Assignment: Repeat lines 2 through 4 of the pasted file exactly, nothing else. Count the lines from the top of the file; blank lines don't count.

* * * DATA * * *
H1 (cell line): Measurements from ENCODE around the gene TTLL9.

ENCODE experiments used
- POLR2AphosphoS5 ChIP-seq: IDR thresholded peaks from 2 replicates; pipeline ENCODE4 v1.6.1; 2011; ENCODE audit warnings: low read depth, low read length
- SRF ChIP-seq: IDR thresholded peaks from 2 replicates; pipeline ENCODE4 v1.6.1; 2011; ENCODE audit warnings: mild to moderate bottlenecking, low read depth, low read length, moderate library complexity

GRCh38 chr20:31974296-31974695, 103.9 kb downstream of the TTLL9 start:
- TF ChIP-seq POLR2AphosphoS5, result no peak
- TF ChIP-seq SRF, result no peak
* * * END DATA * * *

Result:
ENCODE experiments used
- POLR2AphosphoS5 ChIP-seq: IDR thresholded peaks from 2 replicates; pipeline ENCODE4 v1.6.1; 2011; ENCODE audit warnings: low read depth, low read length
- SRF ChIP-seq: IDR thresholded peaks from 2 replicates; pipeline ENCODE4 v1.6.1; 2011; ENCODE audit warnings: mild to moderate bottlenecking, low read depth, low read length, moderate library complexity